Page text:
Thanksgiving may look a little different this year since many of us will be avoiding large get-togethers. This is the year for smaller, more intimate gatherings, and perhaps, if you’ve always visited family for the holiday, this is the first year you’ll be making a Thanksgiving feast at home! If this is you, we have some tips for navigating your first Thanksgiving.
Choosing a Turkey
If you’re buying a frozen turkey, make sure you buy it several days ahead of time so you have time to thaw it. (Although it’s possible to cook a frozen turkey, we don’t recommend it.) Or buy it fresh at Oryana and skip the thawing process. Just make sure you have room in your fridge to store it. (This is a great time to clean out the fridge.) As far as deciding what size to get, even if you end up with a bigger bird than you think you need, you can freeze the leftovers and/or make lots of delicious dishes using the turkey meat.
Equipment, Utensils, and Dishes
Purchase a turkey roasting pan and rack for the pan, like this one. If you don’t want to buy a pan, you can always get a large foil pan. A food/meat thermometer is very useful for knowing when your turkey is finished roasting. You don’t want to over or undercook your bird! You’ll want a cutting board large enough to cut up the bird (or a large serving platter.) Along that same line of thought, make sure you also have a large, sharp knife to cut the meat. If you want to put everything on the table, make sure you have enough serving bowls. (Or just have everyone load up their plates directly from the cooking vessels before sitting down.) To serve your gravy, get a gravy boat, although a liquid measuring cup will do in a pinch. Don’t forget a potato masher. Optional but nice: cloth napkins, a centerpiece for the table, a real tablecloth.
Have fun looking around online for Thanksgiving side dish recipes. If you feel pinched for time or don’t feel confident, there is no shame in buying canned cranberry sauce, boxed stuffing, frozen veggies, and ready-made pie (all of which we have at the store.) But just so you know, homemade cranberry sauce is super easy and fast and you can make it several days in advance. Mashed potatoes are also super easy, as is stuffing. If you want to tackle the classic green bean casserole, here is a great recipe. We gathered some great recipes for Thanksgiving side dishes HERE.
Side note…oven space!
Your turkey will most likely take up the entire oven so plan accordingly with your baked side dishes, rolls, desserts, etc. Also, if you will be heating several things at the same time, make sure the oven temperature is the same for all the dishes! You will have about 45 minutes for cooking or reheating in the oven while the turkey rests.
To save time and have something foolproof, pick up a pie or cake roll from our 10th St. store. Or grab a pie from the frozen section. If you want to try your hand at pumpkin pie, here is a nice recipe. We also put together a great collection of recipes for Thanksgiving desserts.
How to Cook a Turkey
Cooking a turkey is not difficult or complicated. A web search will yield many different methods to flavor turkeys by brining, rubbing with seasonings, etc. and tricky roasting techniques, like turning the turkey every 15 minutes, but you can get a perfectly tasty bird by simply salting it generously and roasting it in the oven. If you do want to brine your bird (soak it in a salty brine to make it really flavorful and help prevent it from drying out), here’s how to do it. But here is a straightforward, super simple recipe for Roast Turkey. We highly recommend that you take a stab at making your own gravy from the pan drippings instead of buying gravy or making it with chicken broth. You will not regret this! Also, don’t forget to let your turkey ‘rest’ after you take it out of the oven. This is important!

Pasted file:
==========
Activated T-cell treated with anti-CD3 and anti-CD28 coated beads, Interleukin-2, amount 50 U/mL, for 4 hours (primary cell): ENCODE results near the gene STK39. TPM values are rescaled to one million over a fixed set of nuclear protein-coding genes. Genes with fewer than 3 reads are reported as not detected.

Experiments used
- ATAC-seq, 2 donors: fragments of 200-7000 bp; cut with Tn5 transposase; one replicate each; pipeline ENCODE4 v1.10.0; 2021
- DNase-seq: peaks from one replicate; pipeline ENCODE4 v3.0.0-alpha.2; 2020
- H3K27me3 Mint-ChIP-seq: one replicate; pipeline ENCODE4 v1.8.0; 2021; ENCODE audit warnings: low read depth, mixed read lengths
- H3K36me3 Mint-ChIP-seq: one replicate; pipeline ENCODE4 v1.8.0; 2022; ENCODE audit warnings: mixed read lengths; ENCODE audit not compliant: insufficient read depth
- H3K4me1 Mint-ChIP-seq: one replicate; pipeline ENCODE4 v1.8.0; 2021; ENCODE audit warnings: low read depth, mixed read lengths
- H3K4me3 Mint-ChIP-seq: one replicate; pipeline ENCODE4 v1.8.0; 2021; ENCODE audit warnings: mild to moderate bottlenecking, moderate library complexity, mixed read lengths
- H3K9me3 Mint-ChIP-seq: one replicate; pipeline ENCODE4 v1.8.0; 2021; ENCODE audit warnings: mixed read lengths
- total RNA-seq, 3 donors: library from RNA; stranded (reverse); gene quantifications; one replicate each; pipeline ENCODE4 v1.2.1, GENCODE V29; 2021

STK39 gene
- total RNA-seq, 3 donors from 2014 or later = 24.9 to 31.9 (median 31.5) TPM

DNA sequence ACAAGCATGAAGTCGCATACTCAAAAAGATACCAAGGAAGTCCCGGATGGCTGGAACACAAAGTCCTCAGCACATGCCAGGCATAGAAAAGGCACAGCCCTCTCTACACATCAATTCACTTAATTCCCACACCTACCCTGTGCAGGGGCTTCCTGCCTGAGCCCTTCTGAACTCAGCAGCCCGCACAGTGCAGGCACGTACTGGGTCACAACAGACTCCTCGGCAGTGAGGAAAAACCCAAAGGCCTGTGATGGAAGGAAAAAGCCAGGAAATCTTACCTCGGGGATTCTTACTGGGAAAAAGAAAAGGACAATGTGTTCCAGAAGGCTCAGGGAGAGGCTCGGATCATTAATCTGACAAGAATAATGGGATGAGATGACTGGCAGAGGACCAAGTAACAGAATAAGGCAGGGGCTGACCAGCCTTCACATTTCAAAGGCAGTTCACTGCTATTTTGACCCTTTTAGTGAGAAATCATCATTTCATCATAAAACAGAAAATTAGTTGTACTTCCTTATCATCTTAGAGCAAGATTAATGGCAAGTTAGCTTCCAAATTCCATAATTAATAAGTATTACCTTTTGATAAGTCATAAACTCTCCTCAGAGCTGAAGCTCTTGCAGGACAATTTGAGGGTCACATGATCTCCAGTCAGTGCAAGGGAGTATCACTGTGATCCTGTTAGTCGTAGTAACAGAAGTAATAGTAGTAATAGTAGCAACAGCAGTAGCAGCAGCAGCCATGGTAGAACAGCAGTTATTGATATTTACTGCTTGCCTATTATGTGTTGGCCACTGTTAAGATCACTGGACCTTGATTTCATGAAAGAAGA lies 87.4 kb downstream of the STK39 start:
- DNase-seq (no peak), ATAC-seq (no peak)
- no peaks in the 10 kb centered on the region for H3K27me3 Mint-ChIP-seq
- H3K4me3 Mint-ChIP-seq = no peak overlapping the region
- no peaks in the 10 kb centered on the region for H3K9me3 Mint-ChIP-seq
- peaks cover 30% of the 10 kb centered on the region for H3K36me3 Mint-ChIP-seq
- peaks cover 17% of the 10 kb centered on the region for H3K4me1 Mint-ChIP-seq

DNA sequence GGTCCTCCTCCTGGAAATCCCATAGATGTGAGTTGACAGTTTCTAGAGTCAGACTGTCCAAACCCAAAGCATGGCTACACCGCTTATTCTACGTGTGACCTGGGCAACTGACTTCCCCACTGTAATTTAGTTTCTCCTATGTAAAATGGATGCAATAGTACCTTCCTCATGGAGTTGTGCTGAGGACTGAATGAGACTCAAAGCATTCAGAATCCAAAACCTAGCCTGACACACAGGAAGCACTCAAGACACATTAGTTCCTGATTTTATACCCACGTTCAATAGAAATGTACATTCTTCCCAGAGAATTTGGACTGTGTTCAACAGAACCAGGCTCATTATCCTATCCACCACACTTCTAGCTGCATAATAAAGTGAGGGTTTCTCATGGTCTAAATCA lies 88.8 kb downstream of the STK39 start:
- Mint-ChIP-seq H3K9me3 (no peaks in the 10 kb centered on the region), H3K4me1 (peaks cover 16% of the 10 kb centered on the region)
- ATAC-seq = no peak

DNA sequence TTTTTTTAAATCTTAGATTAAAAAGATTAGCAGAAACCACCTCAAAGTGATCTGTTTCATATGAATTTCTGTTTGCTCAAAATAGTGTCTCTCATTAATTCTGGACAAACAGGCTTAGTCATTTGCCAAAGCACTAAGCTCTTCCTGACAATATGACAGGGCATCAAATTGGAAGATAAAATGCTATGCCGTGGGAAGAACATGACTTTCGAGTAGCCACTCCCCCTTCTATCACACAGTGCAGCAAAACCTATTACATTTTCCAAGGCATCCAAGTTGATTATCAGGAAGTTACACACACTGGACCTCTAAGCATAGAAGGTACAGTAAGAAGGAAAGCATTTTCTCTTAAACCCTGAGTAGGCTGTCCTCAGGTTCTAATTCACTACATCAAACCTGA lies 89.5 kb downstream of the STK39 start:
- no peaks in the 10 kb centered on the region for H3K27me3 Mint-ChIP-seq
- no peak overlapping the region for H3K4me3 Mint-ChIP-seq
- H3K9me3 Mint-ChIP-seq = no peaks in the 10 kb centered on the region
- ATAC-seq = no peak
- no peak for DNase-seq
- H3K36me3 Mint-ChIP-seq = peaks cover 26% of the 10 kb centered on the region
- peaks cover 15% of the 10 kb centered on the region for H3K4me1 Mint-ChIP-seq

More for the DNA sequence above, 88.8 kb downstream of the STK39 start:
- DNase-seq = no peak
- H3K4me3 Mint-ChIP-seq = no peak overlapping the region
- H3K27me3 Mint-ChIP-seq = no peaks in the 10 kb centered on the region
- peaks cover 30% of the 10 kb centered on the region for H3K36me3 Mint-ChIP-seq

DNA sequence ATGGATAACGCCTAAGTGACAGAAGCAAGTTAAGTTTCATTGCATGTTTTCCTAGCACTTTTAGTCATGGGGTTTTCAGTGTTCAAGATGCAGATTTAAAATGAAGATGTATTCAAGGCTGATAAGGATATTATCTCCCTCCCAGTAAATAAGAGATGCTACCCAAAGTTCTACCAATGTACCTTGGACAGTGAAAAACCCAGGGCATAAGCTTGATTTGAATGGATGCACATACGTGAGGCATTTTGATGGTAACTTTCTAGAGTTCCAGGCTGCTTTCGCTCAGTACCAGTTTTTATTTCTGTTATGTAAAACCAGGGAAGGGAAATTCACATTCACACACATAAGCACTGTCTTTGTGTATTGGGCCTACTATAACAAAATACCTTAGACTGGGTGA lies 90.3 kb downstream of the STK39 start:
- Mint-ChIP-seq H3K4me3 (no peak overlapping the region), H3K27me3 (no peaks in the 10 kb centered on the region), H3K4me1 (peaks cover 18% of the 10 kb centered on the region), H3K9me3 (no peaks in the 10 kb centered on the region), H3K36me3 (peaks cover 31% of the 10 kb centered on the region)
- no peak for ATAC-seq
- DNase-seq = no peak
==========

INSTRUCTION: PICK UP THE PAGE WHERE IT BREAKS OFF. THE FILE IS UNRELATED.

Basic Thanksgiving Timeline
To keep everything organized and turn out a great meal for your scheduled time, we offer this countdown to Thanksgiving. But here are some main points to keep in mind:
- Purchase frozen turkey the weekend before Thanksgiving so it will be thawed in time. For fresh it’s ok to wait until the day before, but they’ll be available starting Saturday.
- Figure out what you want for side dishes by Monday or Tuesday so you can shop for ingredients.
- On Wednesday you can start working on some of your side dishes, like stuffing and vegetables dishes, or make a dessert. If you wait to make everything on Thursday, it might be overwhelming.
- On Thanksgiving Day – Figure out what time you want to serve dinner and then count backwards for when you need to get the turkey in the oven. Allow time for the turkey to rest (about 45 minutes). This is when you’ll make your gravy, reheat some of the sides you made the day before, and finish your mashed potatoes. This will be the busiest time of the day! So make sure the table is already set and all your serving dishes and utensils are out, and your beverages are ready so you won’t have to run around accomplishing those tasks.
After the Meal
Roasted turkey freezes well. Just remove the meat from the bones before packing in plastic bags or airtight containers. Leftover meat, gravy, potatoes, stuffing, and cranberry sauce make an excellent casserole the next day. Just layer some chopped turkey with gravy in a greased casserole dish, followed by a layer of stuffing, and topped with a layer of mashed potatoes. Bake it at 350°F for about 30 minutes and serve with cranberry sauce. Yum! Here are a few more ideas for what to do with your Thanksgiving leftovers.
We also highly encourage everyone to toss the turkey carcass and bones into a large stock pot or slow cooker and make turkey bone broth for a flavorful soup! Follow this broth recipe or simply cook the bones in water overnight, or 24 hours. Strain and use right away or freeze to make delicious soups later.